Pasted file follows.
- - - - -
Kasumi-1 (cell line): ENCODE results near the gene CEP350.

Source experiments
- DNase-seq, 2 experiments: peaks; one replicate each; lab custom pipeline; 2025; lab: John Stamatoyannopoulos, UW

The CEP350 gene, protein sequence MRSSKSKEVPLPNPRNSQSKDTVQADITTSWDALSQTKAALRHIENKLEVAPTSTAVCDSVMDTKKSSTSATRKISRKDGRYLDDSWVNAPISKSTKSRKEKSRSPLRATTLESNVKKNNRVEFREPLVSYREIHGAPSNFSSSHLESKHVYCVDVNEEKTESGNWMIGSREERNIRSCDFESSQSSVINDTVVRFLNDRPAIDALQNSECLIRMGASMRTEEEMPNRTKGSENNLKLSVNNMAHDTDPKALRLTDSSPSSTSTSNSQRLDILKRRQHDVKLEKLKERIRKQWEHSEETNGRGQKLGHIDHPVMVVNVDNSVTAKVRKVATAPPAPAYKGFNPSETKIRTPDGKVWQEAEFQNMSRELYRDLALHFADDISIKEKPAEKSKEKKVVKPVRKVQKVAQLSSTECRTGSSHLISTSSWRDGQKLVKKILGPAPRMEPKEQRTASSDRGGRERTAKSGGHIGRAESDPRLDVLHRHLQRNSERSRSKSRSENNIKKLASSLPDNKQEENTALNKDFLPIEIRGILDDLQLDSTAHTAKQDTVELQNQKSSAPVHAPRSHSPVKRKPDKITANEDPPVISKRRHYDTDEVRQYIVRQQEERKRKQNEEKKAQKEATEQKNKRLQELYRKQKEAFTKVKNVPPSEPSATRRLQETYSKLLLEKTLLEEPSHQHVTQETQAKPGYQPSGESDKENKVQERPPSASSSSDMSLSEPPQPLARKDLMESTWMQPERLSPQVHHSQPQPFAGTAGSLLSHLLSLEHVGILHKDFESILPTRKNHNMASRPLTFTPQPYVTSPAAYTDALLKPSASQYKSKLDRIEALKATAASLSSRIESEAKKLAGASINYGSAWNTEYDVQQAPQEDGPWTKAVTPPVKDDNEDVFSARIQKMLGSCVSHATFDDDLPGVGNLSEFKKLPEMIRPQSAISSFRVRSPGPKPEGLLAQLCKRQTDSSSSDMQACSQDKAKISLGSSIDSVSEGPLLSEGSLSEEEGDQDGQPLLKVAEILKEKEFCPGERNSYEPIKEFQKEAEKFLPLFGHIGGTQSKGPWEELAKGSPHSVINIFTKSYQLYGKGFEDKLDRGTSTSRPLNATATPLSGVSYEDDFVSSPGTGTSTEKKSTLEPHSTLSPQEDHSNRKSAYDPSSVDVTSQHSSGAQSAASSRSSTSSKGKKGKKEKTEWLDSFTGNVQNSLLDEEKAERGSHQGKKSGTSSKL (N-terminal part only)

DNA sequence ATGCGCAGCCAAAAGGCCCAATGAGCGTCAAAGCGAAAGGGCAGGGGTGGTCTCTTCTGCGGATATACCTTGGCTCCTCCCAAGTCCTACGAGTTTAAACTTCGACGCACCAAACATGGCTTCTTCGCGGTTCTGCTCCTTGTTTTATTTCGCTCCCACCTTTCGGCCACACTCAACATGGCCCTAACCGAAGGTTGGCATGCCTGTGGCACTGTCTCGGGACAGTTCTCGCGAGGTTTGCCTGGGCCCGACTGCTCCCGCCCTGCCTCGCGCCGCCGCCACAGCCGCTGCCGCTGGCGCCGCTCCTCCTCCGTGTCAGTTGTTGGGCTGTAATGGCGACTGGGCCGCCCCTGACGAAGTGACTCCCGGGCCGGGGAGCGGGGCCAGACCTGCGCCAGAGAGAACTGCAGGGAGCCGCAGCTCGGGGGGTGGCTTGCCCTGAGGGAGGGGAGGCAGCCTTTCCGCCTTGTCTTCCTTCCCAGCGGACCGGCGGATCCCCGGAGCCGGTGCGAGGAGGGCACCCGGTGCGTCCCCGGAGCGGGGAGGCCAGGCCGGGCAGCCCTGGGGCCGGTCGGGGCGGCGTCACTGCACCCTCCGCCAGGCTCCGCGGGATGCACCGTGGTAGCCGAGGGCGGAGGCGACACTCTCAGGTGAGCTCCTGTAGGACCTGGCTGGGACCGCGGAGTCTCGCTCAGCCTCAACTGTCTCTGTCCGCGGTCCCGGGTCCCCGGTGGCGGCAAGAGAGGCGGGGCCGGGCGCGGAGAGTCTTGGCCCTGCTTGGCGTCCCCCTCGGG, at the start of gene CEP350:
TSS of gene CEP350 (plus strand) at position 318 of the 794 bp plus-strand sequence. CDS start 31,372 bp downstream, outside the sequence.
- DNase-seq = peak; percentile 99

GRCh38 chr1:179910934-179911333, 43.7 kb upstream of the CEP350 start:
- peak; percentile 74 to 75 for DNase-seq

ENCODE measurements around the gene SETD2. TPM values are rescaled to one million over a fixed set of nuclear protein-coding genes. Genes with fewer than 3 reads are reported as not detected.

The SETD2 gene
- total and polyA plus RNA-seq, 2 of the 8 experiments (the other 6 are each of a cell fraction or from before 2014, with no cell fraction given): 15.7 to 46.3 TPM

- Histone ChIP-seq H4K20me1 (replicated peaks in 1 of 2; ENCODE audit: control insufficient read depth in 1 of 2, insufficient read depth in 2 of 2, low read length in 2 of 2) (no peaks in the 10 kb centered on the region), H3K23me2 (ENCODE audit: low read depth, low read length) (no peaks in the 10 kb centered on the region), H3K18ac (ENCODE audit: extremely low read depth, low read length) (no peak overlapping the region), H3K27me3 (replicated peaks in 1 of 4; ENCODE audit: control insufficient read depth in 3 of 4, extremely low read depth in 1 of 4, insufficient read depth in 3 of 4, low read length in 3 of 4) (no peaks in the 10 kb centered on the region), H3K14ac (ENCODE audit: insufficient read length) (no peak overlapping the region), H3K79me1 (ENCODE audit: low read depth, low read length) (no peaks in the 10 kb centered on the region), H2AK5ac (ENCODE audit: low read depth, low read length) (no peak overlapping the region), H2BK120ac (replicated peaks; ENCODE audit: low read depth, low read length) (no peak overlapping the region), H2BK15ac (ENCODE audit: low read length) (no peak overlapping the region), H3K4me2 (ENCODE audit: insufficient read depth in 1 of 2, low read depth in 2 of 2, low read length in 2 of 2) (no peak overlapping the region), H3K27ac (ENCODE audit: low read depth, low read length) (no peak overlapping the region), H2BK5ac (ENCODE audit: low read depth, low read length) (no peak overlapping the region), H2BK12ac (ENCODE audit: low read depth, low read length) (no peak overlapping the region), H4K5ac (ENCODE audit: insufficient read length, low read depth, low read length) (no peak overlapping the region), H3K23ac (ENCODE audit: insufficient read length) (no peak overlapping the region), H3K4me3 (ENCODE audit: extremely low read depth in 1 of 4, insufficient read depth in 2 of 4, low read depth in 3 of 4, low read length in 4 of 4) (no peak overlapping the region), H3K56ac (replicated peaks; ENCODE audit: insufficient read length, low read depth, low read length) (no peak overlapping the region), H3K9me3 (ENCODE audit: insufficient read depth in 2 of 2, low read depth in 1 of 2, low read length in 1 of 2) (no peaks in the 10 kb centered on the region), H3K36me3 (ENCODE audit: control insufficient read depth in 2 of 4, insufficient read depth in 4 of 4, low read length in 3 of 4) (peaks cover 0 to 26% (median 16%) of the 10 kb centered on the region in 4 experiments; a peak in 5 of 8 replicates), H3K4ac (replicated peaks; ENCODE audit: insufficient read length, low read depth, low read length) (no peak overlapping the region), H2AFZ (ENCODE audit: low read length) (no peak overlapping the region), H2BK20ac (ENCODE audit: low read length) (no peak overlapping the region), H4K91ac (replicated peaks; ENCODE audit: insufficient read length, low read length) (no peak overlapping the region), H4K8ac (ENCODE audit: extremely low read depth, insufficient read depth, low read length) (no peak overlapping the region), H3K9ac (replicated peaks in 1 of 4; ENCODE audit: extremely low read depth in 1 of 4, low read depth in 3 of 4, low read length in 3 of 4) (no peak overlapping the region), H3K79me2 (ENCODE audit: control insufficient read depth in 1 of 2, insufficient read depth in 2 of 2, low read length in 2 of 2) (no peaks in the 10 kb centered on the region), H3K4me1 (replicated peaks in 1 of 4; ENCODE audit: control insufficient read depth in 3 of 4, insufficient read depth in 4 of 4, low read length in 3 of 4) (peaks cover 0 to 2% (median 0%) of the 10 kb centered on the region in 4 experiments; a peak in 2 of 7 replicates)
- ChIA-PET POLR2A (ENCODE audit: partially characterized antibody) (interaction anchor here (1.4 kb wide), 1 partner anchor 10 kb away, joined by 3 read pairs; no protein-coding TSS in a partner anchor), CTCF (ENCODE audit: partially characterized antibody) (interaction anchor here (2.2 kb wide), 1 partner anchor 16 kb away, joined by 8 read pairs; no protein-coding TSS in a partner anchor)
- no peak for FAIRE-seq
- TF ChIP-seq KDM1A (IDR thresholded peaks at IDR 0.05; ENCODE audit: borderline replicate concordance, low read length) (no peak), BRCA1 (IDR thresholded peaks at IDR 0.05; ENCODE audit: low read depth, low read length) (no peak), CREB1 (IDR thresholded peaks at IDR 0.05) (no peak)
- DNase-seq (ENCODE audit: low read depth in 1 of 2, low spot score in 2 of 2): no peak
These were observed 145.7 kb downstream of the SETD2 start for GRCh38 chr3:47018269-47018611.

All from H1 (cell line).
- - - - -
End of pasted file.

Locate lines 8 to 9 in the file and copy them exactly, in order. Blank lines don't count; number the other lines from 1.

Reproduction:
GRCh38 chr1:179910934-179911333, 43.7 kb upstream of the CEP350 start:
- peak; percentile 74 to 75 for DNase-seq